Stefanson doesn’t have a minimum-wage choice Tiny October increase dropping Manitoba’s rate to lowest in Canada simply not an option for unpopular government
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Hey there, time traveller!
This article was published 05/05/2022 (321 days ago), so information in it may no longer be current.
It’s only a matter of time before Premier Heather Stefanson falls in line with other Conservative governments in Canada and boosts the minimum wage by more than the marginal increase planned for the fall.
Conservative governments in Saskatchewan, New Brunswick and Ontario are all raising their minimum wages well beyond inflation to better align the hourly rate with the soaring cost of living.
Ontario has already raised its minimum wage this year by $1 to $15 an hour and is planning another 50-cent hike in October. “For too long, workers have been falling behind and wages have not kept up with the cost of living,” said Ontario Finance Minister Peter Bethlenfalvy.
“For too long, workers have been falling behind and wages have not kept up with the cost of living.” – Ontario Finance Minister Peter Bethlenfalvy
New Brunswick boosted its base wage by $1 an hour in April and has announced a second $1 increase in October, bringing its hourly minimum to $13.75. Trevor Holder, the province’s minister of post-secondary education, training and labour, called his province’s minimum wage (the lowest in the country prior to the April increase) “downright embarrassing.”
Not to be outdone, the Saskatchewan government announced this week it’s jacking up the minimum wage from $11.81 to $13 an hour in October and will increase it to $15 an hour by October 2024.
So far, it’s been crickets in Manitoba. The Progressive Conservative government is sticking with its plan to tie the minimum wage to the previous year’s rate of inflation. Under that calculation, the base wage will rise 40 cents an hour to $12.35 in October, which would be the lowest in Canada. Despite soaring inflation this year — the highest in more than 30 years — there is no planned increase beyond that until October 2023. Last year the hourly rate rose by only five cents. That means under the current scheme, minimum wage will increase only 3.8 per cent from October 2021 to October 2023.
If inflation rises about seven per cent in Manitoba this year (it was 7.4 per cent in March), the minimum wage could increase to $13.20 in October 2023, which would still be last among the provinces.
If inflation rises about seven per cent in Manitoba this year (it was 7.4 per cent in March), the minimum wage could increase to $13.20 in October 2023, which would still be last among the provinces. That would also be around the time Manitobans are scheduled to go to the polls for a provincial election.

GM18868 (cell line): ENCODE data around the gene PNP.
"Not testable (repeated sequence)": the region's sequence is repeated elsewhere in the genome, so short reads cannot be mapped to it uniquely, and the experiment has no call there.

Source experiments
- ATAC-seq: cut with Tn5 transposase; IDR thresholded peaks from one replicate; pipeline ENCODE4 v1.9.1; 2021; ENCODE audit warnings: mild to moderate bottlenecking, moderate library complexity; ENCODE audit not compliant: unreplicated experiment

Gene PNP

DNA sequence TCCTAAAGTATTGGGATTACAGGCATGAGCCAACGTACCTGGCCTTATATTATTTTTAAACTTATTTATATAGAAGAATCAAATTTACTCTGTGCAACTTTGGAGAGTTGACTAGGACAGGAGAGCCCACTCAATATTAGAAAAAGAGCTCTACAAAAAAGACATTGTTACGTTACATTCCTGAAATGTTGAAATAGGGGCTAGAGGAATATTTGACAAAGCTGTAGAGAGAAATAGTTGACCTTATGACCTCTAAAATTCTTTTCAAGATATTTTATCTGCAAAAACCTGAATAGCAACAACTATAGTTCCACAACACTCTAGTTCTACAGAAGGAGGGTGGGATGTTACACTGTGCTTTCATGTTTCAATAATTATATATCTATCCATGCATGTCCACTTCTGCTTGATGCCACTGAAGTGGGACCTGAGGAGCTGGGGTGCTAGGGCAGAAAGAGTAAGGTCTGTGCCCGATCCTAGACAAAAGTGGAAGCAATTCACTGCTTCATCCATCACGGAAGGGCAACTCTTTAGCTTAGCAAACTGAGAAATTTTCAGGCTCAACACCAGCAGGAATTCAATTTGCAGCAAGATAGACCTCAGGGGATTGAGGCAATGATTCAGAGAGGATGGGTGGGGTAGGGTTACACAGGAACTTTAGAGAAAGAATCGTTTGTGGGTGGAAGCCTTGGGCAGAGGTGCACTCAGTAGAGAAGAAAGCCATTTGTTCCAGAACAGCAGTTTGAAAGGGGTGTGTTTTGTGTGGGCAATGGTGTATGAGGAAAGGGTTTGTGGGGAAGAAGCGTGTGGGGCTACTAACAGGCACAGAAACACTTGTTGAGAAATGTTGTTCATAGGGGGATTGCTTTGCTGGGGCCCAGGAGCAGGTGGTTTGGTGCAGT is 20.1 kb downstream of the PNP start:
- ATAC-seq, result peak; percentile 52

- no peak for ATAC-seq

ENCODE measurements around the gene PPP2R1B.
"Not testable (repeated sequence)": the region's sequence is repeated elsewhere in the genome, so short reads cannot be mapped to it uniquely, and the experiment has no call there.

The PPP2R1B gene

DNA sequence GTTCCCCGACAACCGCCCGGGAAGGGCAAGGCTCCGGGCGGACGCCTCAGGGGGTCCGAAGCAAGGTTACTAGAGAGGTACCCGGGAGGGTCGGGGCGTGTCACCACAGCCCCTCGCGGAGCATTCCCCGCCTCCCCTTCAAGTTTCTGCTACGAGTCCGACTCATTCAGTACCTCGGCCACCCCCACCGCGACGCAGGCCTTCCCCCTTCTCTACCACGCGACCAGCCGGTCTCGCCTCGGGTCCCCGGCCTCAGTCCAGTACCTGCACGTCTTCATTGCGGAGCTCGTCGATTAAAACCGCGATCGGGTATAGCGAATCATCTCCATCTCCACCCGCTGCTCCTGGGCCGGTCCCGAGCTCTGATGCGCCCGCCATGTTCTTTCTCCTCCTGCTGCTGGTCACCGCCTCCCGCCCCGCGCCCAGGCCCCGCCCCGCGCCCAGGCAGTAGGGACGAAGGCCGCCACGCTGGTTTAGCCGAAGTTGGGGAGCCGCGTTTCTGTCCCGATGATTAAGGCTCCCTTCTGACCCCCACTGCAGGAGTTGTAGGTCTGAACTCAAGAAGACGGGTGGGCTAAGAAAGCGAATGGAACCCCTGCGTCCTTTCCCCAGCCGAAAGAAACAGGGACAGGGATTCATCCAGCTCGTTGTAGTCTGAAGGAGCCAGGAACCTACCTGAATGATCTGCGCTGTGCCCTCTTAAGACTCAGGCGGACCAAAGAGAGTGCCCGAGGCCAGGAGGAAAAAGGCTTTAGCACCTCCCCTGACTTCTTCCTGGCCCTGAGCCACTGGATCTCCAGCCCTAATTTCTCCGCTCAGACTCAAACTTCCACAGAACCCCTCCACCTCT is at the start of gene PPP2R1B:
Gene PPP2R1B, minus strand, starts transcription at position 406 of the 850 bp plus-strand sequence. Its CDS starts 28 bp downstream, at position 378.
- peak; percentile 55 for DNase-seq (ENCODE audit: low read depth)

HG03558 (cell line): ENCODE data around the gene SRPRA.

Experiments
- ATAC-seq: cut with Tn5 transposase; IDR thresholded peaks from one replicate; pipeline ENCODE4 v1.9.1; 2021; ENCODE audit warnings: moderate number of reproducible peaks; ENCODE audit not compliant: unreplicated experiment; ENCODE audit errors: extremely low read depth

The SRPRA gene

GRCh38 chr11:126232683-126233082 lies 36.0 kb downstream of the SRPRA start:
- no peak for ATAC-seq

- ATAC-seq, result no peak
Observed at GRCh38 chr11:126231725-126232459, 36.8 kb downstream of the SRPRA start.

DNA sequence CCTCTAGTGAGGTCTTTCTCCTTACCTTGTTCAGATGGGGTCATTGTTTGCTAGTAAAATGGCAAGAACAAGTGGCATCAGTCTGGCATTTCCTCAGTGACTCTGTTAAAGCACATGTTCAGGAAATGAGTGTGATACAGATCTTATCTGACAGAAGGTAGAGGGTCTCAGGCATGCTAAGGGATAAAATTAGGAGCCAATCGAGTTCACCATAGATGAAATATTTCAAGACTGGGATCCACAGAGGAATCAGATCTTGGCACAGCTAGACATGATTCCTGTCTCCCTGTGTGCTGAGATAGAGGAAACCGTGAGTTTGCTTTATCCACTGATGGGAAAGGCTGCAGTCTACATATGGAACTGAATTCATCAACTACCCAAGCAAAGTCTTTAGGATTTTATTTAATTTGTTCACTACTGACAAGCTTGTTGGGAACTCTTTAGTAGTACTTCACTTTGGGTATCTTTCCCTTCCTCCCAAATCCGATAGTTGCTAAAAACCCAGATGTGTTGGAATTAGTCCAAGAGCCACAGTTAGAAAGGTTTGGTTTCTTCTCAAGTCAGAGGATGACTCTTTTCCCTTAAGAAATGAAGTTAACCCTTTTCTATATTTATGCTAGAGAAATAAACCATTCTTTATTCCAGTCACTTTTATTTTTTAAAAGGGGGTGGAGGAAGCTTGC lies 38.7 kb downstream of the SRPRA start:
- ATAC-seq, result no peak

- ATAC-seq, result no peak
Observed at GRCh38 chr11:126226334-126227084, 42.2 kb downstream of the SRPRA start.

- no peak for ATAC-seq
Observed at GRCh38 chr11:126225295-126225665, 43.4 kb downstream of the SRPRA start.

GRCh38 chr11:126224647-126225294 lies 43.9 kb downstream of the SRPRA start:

In normal times, tying the minimum wage to inflation is sound policy. It ensures workers don’t lose purchasing power and provides employers with predictable labour costs. But these are not normal times. Inflation continues to rise at historically high rates and workers are rapidly losing purchasing power. That hits low-income people the hardest.
It’s precisely why even Conservative governments, not typically known as champions of minimum-wage hikes, are bucking the trend and significantly jacking them up.
The Stefanson government will have little choice but to follow suit.
Like Saskatchewan, Manitoba could argue that given the unique circumstances, the province has to temporarily suspend its normal practice of indexing wages to inflation and make a one-time adjustment (or two) to preserve workers’ purchasing power.
There’s a downside: small business and not-for-profits would be disproportionately affected. Many, especially in the retail and hospitality sector, have already been hard-hit by the COVID-19 pandemic. Most were not adequately compensated for the lost revenue during shutdowns and the restricted access to their businesses. The last thing they need is a 10 to 20 per cent increase in their labour costs. Bolstering compensation for businesses that bore the brunt of those public-health measures could help offset those costs.
There’s another downside: higher wages also fuel inflation. As wages rise to keep pace with the consumer price index, businesses increase prices to offset growing labour costs, creating a see-saw effect that could contribute to prices spiralling out of control.
Still, doing nothing on minimum wages is not an option. The provincial government will be under significant political pressure to follow the lead of their Conservative brethren elsewhere in the country. The province doesn’t have to increase wages to $15 an hour by 2024 like Saskatchewan, but it will have to do better than a 40-cent increase this year.
The province doesn’t have to increase wages to $15 an hour by 2024 like Saskatchewan, but it will have to do better than a 40-cent increase this year.
The Tories’ political opponents, both the NDP and Liberals, will be pushing hard for action leading up to the next election (they’ve already started).
Stefanson should get ahead of it now. She can’t afford not to.
Tom has been covering Manitoba politics since the early 1990s and joined the Winnipeg Free Press news team in 2019.